Tag Archives: texture

Design Principle – Contrast

Contrast image

Contrast is one of my favorite Design Principles because it is completely accessible and so very dynamic. In school you will recall being asked to “compare and contrast” two ideas or opinions. We have an intuitive understanding of contrast as opposites, when we see it. In politics, there is no debate without contrasting opinions. In life, change is contrast happening over time.

In designing, the idea is to use the Principles intentionally to change and effect the Elements of Design. Contrast is all about examining or depicting difference. Contrasts, especially those that are unexpected, create vibrancy, draw attention to the subject. Visual contrast creates interest and contributes to a sense of movement or balance (another Design Principle). Contrast defines edges. Uniformity is the absence of contrast. Incongruity is unexpected contrast.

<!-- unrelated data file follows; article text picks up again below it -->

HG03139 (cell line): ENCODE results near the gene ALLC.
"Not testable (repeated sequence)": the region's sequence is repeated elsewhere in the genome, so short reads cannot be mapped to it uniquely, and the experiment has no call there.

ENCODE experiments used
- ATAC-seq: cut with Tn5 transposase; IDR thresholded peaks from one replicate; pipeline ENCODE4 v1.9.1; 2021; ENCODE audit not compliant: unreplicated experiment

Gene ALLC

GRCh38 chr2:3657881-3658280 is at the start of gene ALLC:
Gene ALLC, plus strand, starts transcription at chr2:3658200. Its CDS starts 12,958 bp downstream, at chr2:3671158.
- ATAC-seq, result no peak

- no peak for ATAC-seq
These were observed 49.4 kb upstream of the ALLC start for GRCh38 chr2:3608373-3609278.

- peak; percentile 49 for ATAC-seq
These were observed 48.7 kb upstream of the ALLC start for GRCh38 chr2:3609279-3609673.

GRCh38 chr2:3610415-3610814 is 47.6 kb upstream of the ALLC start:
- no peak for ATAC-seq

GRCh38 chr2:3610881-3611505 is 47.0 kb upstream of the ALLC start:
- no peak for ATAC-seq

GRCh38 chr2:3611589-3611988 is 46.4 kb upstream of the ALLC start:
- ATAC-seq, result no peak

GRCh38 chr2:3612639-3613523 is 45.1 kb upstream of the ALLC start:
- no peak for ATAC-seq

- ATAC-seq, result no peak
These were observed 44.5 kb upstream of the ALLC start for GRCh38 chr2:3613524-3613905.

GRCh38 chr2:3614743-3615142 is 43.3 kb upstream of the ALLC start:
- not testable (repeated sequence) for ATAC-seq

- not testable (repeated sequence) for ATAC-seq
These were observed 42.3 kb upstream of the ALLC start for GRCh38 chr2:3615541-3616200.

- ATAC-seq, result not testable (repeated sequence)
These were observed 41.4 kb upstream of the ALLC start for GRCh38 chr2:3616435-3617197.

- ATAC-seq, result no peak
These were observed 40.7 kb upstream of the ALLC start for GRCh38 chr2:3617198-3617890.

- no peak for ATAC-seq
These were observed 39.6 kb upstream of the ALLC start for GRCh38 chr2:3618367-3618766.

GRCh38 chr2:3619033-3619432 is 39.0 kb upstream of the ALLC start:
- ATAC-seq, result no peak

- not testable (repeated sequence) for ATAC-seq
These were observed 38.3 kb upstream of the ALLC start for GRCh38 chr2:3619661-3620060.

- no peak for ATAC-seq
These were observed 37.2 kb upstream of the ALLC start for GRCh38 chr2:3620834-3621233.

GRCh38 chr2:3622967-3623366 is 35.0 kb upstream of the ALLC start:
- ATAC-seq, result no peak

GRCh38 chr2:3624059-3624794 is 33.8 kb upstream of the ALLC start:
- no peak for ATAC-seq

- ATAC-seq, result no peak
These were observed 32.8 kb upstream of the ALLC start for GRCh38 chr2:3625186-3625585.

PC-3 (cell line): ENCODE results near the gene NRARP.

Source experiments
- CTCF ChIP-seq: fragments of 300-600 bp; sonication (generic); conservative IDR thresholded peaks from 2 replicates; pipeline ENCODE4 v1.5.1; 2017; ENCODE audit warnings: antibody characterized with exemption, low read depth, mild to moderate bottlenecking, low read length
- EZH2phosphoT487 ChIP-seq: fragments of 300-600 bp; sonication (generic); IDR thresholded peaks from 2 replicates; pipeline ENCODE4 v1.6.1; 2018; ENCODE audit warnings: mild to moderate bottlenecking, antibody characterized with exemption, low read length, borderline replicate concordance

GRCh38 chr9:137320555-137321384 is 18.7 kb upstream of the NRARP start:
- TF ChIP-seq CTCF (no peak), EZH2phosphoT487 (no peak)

Contrast does not have mean diametric opposites, however. Just like the Tonal Scale where contrast is inherent in defining it, degrees of contrast are possible. Contrast is always comparative – about the relationship between two or more values. Sometimes the degree of contrast defines a style.

One example is the 1940’s film genre Film Noir. The style is defined today by the deep contrast in tonal values of the visuals – with many deep shadows. Shadows will be cast on characters’ faces, highlighting their emotional duality and ambivalence. The audience is left with uncertainty, since every character seems to be both dark and light. The other part of Film Noir mis-en-scene will be the sense of deep shadows in the distance, much of the action taking place at night, in poorly lit cities. The visual style underscores the drama of the story, often crime dramas or mysteries, and characters’ journeys who often represent the “seamy underbelly” of society, or are engaged in some kind of deceit.

This visual style of deep shadows is known as chiaroscuro in painting, a characteristic of the High Renaissance and Baroque eras, among other periods. Painters and sculptors alike were interested in deep folds, faces looming out of dark backgrounds, and consistent looking light sources.